However, this formalism is not sufficient in order to describe reducible degenerate Lagrangian systems whose degeneracy is characterized by a hierarchy of higher order Noether identities. They constitute the Kozul--Tate chain complex whose cycles are Grassmann-graded elements of certain graded manifolds [7, 8, 19]. Moreover, many field models also deal with Grassmann-graded fields, e.g., fermion fields, antifields and ghosts [19, 21, 35].

These facts motivate us to develop graded Lagrangian formalism of even and odd variables [8, 17, 19, 34].

Different geometric models of odd variables are described either on graded manifolds or supermanifolds. Both graded manifolds and supermanifolds are phrased in terms of sheaves of graded commutative algebras [5, 19]. However, graded manifolds are characterized by sheaves on smooth manifolds, while supermanifolds are constructed by gluing of sheaves on supervector spaces. Treating odd variables on a smooth manifold X, we follow the Serre – Swan theorem generalized to graded manifolds (Theorem 7). It states that, if a graded commutative C(X)-ring is generated by a projective C(X)-module of finite rank, it is isomorphic to a ring of graded functions on a graded manifold whose body is X. In accordance with this theorem, we describe odd variables in terms of graded manifolds [8, 17, 19, 34].

We consider a generic Lagrangian theory of even and odd variables on an n-dimensional smooth real manifold X. It is phrased in terms of the Grassmann-graded variational bicomplex (28) [4, 7, 8, 17, 19, 34]. Graded Lagrangians L and Euler – Lagrange operators are defined as elements of this bicomplex. Cohomology of the Grassmann-graded variational bicomplex (28) (Theorems 13 - 14) defines a class of variationally trivial graded Lagrangians (Theorem 15) and results in the global decomposition (33) of dL (Theorem 16), the first variational formula (37) and the first Noether Theorem 20.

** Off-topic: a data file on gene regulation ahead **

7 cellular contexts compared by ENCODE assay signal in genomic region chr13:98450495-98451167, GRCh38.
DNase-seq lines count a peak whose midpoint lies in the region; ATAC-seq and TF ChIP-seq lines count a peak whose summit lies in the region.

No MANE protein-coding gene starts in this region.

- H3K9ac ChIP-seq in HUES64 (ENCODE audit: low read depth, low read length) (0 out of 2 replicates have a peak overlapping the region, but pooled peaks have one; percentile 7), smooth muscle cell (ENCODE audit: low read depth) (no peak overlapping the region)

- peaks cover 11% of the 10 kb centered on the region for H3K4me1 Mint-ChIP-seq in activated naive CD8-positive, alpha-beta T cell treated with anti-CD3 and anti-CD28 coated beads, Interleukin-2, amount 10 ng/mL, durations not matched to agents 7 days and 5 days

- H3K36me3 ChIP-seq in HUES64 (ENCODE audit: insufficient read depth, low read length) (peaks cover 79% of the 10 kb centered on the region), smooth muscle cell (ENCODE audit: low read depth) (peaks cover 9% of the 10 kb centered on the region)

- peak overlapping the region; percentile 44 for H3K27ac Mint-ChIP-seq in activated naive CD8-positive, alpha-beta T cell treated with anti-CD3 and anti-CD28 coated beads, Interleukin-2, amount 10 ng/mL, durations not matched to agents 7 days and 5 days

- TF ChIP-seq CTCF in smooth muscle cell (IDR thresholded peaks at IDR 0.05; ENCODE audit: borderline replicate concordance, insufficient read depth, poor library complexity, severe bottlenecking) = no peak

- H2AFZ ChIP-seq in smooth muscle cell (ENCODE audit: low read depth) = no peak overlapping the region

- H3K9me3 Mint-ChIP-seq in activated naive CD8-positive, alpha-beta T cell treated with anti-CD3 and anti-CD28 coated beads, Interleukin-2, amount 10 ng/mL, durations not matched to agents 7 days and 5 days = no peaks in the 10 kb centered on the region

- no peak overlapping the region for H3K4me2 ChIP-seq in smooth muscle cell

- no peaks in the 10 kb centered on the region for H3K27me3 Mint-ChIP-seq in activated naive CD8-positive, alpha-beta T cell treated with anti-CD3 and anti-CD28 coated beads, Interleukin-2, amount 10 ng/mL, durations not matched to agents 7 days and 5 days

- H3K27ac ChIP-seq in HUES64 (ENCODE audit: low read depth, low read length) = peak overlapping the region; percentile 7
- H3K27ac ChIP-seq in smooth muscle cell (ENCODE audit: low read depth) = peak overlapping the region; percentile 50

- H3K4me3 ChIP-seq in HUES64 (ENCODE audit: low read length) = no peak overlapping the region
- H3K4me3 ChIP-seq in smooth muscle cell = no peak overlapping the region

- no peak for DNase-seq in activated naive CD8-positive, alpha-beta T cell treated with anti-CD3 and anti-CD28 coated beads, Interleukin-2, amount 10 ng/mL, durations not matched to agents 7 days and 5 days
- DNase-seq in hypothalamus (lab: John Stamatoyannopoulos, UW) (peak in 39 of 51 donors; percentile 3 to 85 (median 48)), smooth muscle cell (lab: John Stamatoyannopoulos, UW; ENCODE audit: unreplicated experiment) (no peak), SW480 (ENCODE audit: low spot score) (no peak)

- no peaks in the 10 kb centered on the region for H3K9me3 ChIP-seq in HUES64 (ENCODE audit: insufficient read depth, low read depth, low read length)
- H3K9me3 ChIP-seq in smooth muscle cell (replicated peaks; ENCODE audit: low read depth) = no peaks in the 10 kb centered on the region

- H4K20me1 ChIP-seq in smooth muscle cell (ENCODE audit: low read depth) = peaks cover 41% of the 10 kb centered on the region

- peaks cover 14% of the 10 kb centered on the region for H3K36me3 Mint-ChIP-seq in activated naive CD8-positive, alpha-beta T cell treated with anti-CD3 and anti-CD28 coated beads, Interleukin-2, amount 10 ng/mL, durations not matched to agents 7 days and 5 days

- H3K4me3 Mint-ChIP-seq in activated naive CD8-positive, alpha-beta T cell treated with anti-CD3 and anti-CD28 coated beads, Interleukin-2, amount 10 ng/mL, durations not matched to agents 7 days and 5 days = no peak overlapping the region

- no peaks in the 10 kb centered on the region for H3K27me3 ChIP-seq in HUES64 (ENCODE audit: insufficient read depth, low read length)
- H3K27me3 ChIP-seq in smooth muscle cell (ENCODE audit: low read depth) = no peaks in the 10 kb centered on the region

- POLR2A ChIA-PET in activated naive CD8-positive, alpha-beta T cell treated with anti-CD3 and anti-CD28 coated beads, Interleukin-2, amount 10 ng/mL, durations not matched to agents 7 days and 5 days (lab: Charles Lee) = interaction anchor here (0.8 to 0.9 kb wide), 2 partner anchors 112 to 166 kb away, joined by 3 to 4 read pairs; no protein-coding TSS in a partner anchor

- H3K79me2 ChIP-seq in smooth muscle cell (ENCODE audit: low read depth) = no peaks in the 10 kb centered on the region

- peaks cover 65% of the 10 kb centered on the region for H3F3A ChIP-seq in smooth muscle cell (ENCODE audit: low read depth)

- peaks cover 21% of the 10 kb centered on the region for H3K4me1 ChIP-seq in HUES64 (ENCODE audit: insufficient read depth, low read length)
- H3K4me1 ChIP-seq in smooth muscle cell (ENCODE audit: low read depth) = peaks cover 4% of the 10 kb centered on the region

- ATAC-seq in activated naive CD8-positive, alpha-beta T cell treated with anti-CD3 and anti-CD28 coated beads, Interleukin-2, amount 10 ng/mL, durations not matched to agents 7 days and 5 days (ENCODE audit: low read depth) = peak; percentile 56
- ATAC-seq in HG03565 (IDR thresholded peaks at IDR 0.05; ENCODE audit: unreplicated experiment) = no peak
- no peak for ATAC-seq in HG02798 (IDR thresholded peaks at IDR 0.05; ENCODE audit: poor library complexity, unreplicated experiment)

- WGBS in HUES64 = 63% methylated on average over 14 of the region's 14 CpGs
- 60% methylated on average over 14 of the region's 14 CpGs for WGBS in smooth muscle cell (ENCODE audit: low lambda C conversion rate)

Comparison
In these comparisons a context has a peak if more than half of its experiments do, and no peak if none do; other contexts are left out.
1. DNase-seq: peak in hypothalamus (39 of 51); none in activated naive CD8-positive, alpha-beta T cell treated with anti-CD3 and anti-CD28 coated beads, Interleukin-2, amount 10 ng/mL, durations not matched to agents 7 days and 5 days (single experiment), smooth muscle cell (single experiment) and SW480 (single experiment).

A problem is that any Euler – Lagrange operator satisfies Noether identities, which therefore must be separated into the trivial and non-trivial ones. These Noether identities obey first-stage Noether identities, which in turn are subject to the second-stage ones, and so on. Thus, there is a hierarchy of higher-stage Noether identities. In accordance with general analysis of Noether identities of differential operators [33], if certain conditions hold, one can associate to a graded Lagrangian system the exact antifield Koszul – Tate complex (62) possessing the boundary operator (60) whose nilpotentness is equivalent to all non-trivial Noether and higher-stage Noether identities [7, 8, 18].

It should be noted that the notion of higher-stage Noether identities has come from that of reducible constraints. The Koszul – Tate complex of Noether identities has been invented similarly to that of constraints under the condition that Noether identities are locally separated into independent and dependent ones [4, 13]. This condition is relevant for constraints, defined by a finite set of functions which the inverse mapping theorem is applied to. However, Noether identities unlike constraints are differential equations. They are given by an infinite set of functions on a Frechet manifold of infinite order jets where the inverse mapping theorem fails to be valid. Therefore, the regularity condition for the Koszul – Tate complex of constraints is replaced with homology regularity Condition 27 in order to construct the Koszul – Tate complex (62) of Noether identities.

The second Noether theorems (Theorems 32  34) is formulated in homology terms, and it associates to this Koszul – Tate complex the cochain sequence of ghosts (71) with the ascent operator (72) whose components are non-trivial gauge and higher-stage gauge symmetries of Lagrangian theory.